From MAE/ECE 148 - Introduction to Autonomous Vehicles
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Welcome to the wiki page of Team 7! Our autonomous project consists of 4 parts which are indoor autonomous driving, outdoor autonomous driving, parallel parking and stop sign recognition. In this wiki page we are going to walk you through our autonomous vehicle designing process.

Our GitHub repository can be found here: [1]


Team Members

(Jerry) Yihui Yang

Chris Jensen

Jessica Yang

Alan Kuo

Vehicle Design


OE - Output enable. Can be used to quickly disable all outputs. When this pin is low all pins are enabled. When the pin is high the outputs are disabled. Pulled low by default. The 12.4V Lipo battery supplies power to the Electrical Speed Controller (ESC), The relay and the Raspbberry Pi.To power a raspberry Pi, a 12V to 5V step down is needed and the output will be from a USB port so that it can power the Raspberry Pi directly. The battery power goes to a switch and then goes to the RF controlled relay, which serves as an emergency stop switch of the entire system. The COM pin of the relay is connected to the 3.3V pin on the Raspberry Pi which provides the “high logic”. The NO pin stands for the “normally open” which controls logic level for the red LED. The NC pin stands for “normally closed” which controls logic level for the blue LED and it is connected to the output enable “OE” pin on the Pulse Width Modulation (PWM) module which disables the PWM pins on logic high. With this circuit built, we are able to shut down the steering and throttle control using a remote control. OE - Output enable. Disables all output pins on logic high Battery powers RPi thru a “step-down” converter Battery powers ESC, which controls DC motor Battery powers RF relay, which is a part of the emergency stop button Red LED is on when PWM is disabled, blue LED is on when PWM enabled PWM module controls servo motor Problem encountered: Broken RF Relay :( Partial power failure :(

Calibration Values After assembling the vehicle, the circuit and installed Donkey. We were able to calibrate the steering and throttle with PWM values as follow:


Neutral 330

Left 240

Right 420


Neutral 360

Forward Min 370

Forward max 450

Backward min 290

Indoor Autonomous Driving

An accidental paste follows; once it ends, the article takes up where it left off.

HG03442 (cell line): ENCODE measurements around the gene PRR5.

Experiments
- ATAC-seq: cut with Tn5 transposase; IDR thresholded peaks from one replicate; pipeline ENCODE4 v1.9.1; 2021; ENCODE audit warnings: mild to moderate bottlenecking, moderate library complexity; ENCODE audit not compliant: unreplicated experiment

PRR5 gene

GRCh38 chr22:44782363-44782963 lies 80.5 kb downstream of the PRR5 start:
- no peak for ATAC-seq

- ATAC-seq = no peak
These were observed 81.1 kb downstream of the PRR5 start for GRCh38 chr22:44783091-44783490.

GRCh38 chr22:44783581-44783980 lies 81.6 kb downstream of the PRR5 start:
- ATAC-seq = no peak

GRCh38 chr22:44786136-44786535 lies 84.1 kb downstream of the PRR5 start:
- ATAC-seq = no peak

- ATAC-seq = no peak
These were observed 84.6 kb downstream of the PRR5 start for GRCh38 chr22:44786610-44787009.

We were able to build a decent model for our vehicle to drive autonomously on the indoor track for 5 laps after collecting 16k data, a short demo can be found here:

{{#evu:https://www.youtube.com/watch?v=HXKzBH-yZyQ&t=20s |alignment=center }}

Outdoor Autonomous Driving

The outdoor driving model took us much more effort to build. The first successful model we built was able to ran 3 laps autonomously, however, it only supplied a very limited throttle therefore the vehicle ran out of juice at the sharp uphill turns. This was due to the way we drove the vehicle during the training. We tried driving to slowly in the beginning so that it was able to have enough time to recognize the corners. For the following models, we supplied more constant throttles in fortunately we were able to ran our vehicle autonomously for 6 laps after training it for hundreds of laps!

Lessons learned:

• Driving with constant throttle helps

• Driving closer to the red lines helps because the cracks on the track are also black and they might confuse the models with the actuall black tapes

• Drive with consistent throttle and turning angles

• The outdoor track needs taller camera mounts with a wider angle because the track is wider than the indoor track

• The best training time is from 10am to 2pm with clear sky

• EBU2 courtyard is really cold, bring gloves;)

{{#evu:https://www.youtube.com/watch?v=nAYo9gsQZ9E&t=14s |alignment=center }}

Parallel parking

Parking without break {{#evu:https://www.youtube.com/watch?v=zFrD8Qqie0I |alignment=center }}

Parking with break {{#evu:https://www.youtube.com/watch?v=l8N4FTa2AsY |alignment=center }}

Stop Sign Recognition

We initialized the haar cascade classifier model and trained it using an pre-trained stop sign model. We then took an image of a stop sign using our pi camera and inputed into the model for it to recognize. The model was able to successfully output the number of stop signs found on the image.
We drew a rectangular box around the stop sign to ensure that the model works properly. While testing the model, we rotated the sign

References and Resources Used

Team 7 would like to give special thanks to:

• Parallel parking inspiration from [2018 fall team 2]

• OpenCV tutorial

• Professor Jack Silberman and professor Mauricio de Oliveira

• The amazing tutors

for making this project happen!